Knowing that Max Westbrook owned my copy of The Ray Bradbury Companion before I did takes away some of the bad feelings I have about writing in books. Anyway, here is the photo, just as it appears on page 28:

And here is the caption, ditto:

The first thing I noticed about this picture is that it shows Leslyn MacDonald (1904-1981), the diminutive wife of Robert A. Heinlein (1907-1988). The second is that she is sitting far away from her husband and next to an always-smiling Ray Bradbury (1920-2012). Others labeled in the photo include Forrest J Ackerman (1916-2008), Ray Harryhausen (1920-2013), Jack Williamson (1908-2006), Edmond Hamilton (1904-1977), and Heinlein himself. I have a feeling other well-known people are in there somewhere (Morojo and Hannes Bok are candidates), but I don't recognize any of them. Maybe you do. Maybe you recognize the art on display, too.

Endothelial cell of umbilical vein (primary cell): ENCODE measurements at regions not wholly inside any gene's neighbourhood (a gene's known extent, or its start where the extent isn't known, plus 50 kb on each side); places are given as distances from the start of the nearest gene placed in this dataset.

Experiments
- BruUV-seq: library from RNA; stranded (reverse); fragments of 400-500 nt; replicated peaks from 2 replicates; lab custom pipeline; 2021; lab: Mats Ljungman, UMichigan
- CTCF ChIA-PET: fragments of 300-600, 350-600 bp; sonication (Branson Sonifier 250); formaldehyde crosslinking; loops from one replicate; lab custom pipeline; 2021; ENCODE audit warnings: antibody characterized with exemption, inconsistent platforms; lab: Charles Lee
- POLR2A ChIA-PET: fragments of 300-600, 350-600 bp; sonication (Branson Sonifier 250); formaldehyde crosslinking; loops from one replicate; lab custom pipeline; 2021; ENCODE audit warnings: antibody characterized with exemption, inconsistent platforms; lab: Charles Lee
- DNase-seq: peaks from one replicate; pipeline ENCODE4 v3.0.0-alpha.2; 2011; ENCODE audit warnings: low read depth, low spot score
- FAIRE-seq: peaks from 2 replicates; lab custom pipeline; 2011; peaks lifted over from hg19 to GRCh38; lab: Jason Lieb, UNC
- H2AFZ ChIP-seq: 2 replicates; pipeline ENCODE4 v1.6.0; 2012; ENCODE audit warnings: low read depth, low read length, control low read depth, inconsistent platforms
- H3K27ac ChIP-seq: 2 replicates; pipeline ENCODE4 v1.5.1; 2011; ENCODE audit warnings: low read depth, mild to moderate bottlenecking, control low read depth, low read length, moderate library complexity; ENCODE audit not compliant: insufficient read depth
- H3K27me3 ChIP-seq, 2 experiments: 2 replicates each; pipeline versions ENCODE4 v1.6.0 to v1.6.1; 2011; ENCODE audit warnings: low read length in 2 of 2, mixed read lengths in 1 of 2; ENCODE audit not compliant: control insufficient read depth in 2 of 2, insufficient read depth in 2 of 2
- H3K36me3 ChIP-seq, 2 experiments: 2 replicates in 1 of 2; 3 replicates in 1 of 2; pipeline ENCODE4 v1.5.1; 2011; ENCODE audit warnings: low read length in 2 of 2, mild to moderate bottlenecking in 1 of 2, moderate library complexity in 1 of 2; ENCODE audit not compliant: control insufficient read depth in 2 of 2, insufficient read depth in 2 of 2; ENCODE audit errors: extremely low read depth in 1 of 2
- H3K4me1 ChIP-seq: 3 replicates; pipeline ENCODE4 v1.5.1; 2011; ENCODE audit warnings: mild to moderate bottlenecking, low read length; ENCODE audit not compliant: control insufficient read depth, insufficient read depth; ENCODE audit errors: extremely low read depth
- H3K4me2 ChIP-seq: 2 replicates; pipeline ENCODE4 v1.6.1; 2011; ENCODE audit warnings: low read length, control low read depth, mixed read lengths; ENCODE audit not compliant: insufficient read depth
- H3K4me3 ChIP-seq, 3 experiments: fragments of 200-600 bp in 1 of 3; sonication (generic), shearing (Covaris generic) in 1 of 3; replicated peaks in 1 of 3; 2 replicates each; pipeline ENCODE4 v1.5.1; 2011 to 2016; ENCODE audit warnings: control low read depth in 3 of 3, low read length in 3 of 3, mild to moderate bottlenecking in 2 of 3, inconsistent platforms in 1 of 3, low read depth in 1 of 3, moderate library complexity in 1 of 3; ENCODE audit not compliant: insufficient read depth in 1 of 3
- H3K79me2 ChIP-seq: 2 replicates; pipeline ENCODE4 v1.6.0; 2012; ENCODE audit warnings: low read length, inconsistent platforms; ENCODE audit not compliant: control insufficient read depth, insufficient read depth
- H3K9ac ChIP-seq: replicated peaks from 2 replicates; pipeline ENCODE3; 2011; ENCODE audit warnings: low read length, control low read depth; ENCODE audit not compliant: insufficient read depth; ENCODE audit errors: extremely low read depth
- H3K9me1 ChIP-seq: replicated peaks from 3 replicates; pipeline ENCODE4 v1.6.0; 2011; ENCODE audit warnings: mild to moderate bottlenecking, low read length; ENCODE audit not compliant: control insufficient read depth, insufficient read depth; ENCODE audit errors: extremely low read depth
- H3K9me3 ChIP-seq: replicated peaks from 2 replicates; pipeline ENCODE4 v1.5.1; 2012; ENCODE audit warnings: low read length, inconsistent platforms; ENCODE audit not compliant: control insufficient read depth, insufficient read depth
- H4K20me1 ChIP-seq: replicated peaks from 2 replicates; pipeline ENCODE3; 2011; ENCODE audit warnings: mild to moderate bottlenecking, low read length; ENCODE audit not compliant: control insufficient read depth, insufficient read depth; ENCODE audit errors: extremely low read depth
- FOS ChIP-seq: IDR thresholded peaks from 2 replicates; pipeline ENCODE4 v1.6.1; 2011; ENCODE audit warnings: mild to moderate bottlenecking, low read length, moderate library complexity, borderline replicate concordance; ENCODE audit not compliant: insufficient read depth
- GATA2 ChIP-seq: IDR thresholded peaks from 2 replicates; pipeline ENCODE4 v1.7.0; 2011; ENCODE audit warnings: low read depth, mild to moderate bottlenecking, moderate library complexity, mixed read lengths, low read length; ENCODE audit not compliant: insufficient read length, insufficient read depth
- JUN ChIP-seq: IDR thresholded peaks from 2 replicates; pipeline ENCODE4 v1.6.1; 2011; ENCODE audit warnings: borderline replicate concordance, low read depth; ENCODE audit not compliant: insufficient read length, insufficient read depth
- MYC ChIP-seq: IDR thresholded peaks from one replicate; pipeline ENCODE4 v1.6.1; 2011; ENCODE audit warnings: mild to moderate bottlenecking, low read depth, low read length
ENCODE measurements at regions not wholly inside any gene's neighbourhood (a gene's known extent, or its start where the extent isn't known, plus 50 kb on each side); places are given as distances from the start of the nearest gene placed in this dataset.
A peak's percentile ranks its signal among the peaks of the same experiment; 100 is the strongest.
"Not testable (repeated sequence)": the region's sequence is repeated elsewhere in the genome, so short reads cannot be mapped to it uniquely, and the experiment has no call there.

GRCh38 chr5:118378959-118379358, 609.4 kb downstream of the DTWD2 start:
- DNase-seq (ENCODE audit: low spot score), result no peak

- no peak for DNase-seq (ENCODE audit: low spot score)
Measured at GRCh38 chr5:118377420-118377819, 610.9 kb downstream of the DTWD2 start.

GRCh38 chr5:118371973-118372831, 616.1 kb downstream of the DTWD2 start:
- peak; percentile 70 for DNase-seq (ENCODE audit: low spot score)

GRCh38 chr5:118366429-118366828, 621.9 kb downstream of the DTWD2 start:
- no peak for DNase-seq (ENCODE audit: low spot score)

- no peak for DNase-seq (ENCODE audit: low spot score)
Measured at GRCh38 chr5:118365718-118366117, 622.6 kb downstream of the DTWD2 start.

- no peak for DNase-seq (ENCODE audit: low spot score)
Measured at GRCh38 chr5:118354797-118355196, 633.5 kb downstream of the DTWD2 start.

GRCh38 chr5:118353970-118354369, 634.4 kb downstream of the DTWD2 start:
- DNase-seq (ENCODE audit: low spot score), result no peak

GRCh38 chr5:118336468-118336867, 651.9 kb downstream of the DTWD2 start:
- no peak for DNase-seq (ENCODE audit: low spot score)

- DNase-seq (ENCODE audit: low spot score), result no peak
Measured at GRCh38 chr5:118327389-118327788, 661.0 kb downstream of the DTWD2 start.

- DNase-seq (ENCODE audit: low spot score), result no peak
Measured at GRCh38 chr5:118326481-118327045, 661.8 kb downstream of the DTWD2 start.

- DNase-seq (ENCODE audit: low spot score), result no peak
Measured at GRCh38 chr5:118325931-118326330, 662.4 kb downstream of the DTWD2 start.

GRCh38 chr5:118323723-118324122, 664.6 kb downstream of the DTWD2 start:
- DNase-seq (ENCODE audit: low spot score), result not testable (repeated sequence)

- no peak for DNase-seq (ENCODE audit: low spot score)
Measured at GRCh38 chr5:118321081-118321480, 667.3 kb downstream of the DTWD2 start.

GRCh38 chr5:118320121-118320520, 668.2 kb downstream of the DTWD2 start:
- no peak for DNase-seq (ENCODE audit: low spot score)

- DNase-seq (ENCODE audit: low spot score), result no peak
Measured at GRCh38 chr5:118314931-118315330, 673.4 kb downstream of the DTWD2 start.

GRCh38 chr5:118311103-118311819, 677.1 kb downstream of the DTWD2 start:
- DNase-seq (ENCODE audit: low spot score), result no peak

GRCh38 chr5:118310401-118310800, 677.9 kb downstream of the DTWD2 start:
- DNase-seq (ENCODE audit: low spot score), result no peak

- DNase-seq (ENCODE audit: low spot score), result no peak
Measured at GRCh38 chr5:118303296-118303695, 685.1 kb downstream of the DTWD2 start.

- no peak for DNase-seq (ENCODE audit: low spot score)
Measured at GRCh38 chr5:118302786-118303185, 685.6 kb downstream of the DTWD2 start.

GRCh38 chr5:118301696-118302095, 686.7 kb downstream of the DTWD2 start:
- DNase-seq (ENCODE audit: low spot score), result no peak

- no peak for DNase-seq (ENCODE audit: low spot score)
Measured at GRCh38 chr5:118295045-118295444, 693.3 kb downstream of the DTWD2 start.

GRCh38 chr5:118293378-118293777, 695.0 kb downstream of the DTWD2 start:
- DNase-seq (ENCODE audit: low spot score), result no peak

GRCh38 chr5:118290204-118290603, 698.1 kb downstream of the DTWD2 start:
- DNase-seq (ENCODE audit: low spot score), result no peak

Ray Bradbury was friends with Forrest J Ackerman. Ackerman is in the book The Faces of Science Fiction (1984), about which I wrote not long ago. A discussion of that entry is Step Two in my return to Utopia and Dystopia.

To be continued . . .

Original text copyright 2021 Terence E. Hanley

Tuesday, July 13, 2021


This morning, shortly after sunup, I had the one-millionth visit to my blog. I suspect that a lot of those have been Russian hackers, Ukrainian spammers, and Chinese robots, but even so, that's a lot of visits. I would like to say thank you to all of my readers. I still have a series to finish for you. I hope you'll come back for it and all of the things that come after it.